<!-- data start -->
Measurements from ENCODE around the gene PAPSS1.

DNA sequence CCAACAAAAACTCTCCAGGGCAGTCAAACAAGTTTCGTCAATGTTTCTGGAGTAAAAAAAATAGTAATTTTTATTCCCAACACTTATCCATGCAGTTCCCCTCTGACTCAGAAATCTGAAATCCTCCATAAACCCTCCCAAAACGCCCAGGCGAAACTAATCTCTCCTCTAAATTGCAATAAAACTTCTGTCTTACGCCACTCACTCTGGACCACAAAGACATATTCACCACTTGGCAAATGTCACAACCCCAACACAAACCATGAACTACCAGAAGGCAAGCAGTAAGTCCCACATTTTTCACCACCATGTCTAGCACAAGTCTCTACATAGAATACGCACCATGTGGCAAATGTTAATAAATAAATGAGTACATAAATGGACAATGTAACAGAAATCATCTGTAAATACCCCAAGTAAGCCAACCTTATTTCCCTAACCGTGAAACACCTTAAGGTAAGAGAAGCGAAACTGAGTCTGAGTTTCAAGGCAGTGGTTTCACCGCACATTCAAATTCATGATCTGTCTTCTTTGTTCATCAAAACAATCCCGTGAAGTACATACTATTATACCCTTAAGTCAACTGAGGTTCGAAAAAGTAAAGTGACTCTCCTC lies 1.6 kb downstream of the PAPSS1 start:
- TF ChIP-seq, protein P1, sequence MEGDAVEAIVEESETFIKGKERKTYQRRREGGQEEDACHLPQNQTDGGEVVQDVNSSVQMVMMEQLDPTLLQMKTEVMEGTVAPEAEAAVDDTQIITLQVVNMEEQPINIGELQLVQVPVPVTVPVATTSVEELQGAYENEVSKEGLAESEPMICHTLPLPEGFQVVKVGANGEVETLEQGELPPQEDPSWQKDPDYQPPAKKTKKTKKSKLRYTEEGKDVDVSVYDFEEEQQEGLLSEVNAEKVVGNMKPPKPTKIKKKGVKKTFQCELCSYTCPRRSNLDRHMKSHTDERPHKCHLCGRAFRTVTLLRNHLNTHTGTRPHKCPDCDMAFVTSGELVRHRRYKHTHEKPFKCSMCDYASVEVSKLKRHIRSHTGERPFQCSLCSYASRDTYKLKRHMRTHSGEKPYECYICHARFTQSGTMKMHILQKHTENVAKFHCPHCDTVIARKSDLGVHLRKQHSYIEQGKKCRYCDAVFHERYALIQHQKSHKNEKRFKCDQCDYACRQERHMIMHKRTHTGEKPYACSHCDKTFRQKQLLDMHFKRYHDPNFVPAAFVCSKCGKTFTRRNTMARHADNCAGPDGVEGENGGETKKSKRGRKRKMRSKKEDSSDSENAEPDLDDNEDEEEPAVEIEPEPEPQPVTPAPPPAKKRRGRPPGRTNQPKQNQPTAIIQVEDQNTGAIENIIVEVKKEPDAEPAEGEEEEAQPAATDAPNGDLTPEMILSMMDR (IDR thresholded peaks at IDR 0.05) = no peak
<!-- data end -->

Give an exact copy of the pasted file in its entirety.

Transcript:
Measurements from ENCODE around the gene PAPSS1.

DNA sequence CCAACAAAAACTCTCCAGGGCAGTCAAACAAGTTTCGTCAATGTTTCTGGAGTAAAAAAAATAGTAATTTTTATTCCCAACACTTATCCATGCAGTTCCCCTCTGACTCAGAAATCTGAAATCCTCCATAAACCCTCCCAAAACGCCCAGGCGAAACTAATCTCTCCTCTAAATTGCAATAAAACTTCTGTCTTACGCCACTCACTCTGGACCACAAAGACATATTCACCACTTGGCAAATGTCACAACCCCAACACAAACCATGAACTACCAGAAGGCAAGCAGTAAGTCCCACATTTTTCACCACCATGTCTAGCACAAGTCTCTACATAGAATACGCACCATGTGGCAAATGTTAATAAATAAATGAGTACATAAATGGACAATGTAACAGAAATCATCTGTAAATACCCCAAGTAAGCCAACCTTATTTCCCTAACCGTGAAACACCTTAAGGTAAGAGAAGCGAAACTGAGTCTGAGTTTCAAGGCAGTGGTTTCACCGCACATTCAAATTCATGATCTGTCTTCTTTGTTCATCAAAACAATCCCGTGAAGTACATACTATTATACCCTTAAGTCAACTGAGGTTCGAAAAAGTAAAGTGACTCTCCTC lies 1.6 kb downstream of the PAPSS1 start:
- TF ChIP-seq, protein P1, sequence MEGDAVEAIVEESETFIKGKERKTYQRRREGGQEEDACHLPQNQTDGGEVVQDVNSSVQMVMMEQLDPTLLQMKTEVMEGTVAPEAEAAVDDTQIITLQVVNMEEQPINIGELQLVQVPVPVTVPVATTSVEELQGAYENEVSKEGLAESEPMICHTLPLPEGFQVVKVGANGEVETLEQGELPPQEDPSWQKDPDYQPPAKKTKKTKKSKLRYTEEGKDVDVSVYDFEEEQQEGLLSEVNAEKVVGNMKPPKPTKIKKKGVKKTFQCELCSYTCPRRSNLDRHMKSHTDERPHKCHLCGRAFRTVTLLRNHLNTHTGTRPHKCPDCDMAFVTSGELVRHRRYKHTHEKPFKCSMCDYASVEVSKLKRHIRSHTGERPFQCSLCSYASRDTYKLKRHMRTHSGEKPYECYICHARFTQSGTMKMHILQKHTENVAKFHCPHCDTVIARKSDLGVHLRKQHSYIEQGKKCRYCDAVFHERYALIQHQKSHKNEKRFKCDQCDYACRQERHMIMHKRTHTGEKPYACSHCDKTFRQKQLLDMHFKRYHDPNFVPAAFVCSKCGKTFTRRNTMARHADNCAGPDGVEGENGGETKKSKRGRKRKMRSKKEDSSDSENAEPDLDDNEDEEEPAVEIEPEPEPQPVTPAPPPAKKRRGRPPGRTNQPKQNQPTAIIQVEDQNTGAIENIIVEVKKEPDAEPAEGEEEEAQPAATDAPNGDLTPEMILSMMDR (IDR thresholded peaks at IDR 0.05) = no peak